To argue otherwise, or even to hint otherwise, is irresponsible.
At last, archeologists have resolved the debate over the first Americans (hint: they walked).
The reason given, without a hint of triumphalism, was that America worked.
hint: Witnesses are in no position to draw conclusions; they are credible only, if at all, for making observations.
A new book reveals the surprising reality behind the famous Lawrence v. Texas case (hint: there was no actual sex).
Not a hint that he ever kissed a woman or ever took a little child upon his knee.
Beecot had half a mind to follow, so strange was the hint she had given him.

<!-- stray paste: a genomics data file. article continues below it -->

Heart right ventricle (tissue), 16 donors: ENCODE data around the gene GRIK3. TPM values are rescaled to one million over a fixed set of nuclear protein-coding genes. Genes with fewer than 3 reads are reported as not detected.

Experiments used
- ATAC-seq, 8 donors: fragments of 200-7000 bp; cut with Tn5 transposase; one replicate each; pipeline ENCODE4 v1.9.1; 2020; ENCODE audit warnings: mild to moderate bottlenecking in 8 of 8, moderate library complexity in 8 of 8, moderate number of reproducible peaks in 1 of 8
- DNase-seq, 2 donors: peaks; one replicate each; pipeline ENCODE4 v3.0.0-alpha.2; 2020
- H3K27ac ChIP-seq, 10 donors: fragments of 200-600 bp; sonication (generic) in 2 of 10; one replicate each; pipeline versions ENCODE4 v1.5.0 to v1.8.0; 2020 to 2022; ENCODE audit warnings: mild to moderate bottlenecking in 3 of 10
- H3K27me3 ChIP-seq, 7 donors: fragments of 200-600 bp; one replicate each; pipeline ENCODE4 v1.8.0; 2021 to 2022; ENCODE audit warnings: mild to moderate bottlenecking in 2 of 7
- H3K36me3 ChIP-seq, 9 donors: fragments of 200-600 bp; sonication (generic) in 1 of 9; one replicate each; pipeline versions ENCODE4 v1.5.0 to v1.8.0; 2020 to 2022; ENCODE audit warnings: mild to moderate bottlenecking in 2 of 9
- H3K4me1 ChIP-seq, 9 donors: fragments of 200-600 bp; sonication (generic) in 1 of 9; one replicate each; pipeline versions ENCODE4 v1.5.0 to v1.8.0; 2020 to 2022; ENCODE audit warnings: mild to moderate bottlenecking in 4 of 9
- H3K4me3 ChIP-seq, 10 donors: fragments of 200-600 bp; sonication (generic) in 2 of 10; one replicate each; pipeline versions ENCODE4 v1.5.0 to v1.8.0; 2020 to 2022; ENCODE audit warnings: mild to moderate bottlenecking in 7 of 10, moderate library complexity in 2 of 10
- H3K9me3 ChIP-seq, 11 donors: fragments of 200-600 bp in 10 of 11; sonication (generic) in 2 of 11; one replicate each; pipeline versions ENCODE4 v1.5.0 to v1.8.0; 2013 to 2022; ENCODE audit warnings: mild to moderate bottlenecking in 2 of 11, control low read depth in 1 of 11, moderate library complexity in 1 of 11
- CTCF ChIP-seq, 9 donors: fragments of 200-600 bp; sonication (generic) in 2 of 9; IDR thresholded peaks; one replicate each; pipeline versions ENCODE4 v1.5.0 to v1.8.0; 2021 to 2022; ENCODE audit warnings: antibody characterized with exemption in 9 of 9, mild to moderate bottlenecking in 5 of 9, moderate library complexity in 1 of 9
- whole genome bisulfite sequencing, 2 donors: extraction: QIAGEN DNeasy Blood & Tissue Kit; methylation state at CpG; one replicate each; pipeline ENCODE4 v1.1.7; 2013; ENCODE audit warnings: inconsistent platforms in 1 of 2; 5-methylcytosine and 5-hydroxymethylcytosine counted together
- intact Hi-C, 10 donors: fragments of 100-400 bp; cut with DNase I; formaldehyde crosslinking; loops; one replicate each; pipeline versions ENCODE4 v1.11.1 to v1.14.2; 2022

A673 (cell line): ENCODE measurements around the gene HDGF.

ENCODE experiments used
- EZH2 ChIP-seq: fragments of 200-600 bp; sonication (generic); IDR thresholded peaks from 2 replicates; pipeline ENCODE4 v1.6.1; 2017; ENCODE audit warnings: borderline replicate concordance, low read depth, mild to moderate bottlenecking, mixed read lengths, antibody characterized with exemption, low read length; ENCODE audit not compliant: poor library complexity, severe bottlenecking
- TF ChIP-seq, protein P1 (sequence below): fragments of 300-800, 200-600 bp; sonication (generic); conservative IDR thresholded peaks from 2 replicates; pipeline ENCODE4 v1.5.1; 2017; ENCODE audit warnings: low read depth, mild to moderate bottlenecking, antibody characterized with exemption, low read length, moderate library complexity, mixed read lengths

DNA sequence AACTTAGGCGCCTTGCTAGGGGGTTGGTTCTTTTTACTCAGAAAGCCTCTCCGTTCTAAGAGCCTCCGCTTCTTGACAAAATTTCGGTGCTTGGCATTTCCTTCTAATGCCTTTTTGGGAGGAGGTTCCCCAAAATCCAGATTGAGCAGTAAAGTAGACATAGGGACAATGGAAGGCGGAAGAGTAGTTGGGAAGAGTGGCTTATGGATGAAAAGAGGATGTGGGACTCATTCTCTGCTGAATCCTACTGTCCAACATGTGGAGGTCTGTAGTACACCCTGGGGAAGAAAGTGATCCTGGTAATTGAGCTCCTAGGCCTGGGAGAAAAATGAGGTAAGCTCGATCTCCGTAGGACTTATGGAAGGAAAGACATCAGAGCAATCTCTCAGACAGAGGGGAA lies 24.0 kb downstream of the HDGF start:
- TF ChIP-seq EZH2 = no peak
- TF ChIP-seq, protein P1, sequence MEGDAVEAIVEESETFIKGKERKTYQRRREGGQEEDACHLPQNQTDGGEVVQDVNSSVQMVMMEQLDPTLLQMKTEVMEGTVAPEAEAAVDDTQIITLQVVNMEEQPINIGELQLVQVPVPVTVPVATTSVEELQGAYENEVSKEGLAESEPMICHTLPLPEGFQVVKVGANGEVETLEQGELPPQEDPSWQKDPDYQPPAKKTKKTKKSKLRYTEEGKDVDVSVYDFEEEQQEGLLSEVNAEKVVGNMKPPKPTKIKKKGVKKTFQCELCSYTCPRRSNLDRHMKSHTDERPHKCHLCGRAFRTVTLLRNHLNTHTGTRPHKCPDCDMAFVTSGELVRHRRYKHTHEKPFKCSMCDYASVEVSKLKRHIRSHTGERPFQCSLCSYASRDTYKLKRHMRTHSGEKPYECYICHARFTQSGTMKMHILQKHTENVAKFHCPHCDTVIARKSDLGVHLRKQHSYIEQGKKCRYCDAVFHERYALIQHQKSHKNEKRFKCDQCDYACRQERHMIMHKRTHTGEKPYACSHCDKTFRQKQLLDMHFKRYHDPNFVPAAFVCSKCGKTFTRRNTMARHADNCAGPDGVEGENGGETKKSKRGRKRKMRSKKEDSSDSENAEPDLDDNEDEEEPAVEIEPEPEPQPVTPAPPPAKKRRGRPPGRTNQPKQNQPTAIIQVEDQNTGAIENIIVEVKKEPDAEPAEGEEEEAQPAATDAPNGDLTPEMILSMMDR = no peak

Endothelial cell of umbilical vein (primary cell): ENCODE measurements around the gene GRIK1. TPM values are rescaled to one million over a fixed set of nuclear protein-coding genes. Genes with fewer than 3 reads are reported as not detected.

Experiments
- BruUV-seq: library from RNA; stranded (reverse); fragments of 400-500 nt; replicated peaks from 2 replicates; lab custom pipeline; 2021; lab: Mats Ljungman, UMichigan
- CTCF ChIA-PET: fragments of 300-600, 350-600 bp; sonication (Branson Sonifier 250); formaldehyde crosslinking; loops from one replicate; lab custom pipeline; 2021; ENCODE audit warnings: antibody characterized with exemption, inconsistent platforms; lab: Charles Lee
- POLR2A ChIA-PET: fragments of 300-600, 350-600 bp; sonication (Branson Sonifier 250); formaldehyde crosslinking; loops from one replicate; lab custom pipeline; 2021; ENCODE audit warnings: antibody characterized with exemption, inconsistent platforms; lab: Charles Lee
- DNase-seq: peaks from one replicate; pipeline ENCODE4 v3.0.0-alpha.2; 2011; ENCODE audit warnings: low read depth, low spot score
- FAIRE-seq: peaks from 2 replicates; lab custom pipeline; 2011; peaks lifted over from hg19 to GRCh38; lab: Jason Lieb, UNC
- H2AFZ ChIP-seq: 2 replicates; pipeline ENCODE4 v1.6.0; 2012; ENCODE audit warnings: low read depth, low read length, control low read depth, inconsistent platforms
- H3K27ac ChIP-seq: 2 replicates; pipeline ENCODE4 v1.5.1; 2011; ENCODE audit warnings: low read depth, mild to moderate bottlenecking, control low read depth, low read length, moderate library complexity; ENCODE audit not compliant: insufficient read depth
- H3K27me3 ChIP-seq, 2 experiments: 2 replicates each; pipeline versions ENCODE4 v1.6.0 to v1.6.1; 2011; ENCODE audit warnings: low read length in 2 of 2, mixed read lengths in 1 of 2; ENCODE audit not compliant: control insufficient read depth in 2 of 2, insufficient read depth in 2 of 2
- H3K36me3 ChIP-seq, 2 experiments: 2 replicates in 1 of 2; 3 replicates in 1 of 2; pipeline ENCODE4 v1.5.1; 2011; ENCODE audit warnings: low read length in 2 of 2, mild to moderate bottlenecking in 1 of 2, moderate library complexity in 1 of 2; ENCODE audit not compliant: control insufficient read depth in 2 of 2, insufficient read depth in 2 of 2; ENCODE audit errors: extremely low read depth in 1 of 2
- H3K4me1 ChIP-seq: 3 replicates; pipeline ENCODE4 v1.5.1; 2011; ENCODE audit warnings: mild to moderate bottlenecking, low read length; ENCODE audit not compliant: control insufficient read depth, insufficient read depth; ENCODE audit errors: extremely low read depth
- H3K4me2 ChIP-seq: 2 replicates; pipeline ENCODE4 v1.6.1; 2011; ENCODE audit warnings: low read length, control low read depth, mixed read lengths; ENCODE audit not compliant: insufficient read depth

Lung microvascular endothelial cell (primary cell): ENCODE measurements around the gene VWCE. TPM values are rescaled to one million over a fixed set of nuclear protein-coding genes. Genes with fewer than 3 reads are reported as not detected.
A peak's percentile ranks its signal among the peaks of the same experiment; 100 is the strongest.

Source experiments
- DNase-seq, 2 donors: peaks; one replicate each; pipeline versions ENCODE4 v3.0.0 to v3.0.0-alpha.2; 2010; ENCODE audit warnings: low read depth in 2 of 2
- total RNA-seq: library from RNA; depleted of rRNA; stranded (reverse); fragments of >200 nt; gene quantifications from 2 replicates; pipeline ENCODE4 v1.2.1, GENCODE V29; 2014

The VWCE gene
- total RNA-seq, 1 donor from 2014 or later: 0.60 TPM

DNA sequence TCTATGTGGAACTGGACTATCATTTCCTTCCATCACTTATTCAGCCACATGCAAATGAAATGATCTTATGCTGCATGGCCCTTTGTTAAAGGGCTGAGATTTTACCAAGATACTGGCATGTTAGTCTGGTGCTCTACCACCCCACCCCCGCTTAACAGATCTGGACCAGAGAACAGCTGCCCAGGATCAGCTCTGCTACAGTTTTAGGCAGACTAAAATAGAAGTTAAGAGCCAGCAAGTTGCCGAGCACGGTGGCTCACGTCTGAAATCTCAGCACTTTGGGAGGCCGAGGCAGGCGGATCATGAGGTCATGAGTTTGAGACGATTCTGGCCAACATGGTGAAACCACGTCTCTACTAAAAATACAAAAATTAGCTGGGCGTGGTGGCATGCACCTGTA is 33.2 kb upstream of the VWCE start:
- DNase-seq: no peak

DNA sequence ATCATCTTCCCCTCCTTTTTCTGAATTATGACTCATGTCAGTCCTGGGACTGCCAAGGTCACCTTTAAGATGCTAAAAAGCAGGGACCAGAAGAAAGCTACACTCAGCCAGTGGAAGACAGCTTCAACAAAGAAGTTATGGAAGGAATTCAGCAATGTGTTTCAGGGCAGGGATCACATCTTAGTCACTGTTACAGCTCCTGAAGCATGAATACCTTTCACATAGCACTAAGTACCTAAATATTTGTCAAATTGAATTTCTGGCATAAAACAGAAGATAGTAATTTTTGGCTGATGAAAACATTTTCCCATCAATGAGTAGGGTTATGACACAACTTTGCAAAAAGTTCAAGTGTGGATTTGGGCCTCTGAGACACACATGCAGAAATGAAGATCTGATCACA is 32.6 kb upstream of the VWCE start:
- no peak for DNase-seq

Marty did not hint to his cousin that he suspected her intention.
But there was no hint of such things in the alien literature.
He brooded over it all day, but dared not drop any hint to Henriette.
c.1600, apparently from obsolete hent, from Middle English hinten "to tell, inform" (c.1400), from Old English hentan "to seize," from Proto-Germanic *hantijanan (cf. Gothic hinþan "to seize"), related to hunt (v.). Modern sense and spelling first attested in Shakespeare.
1640s, from hint (n.). Related: Hinted; hinting.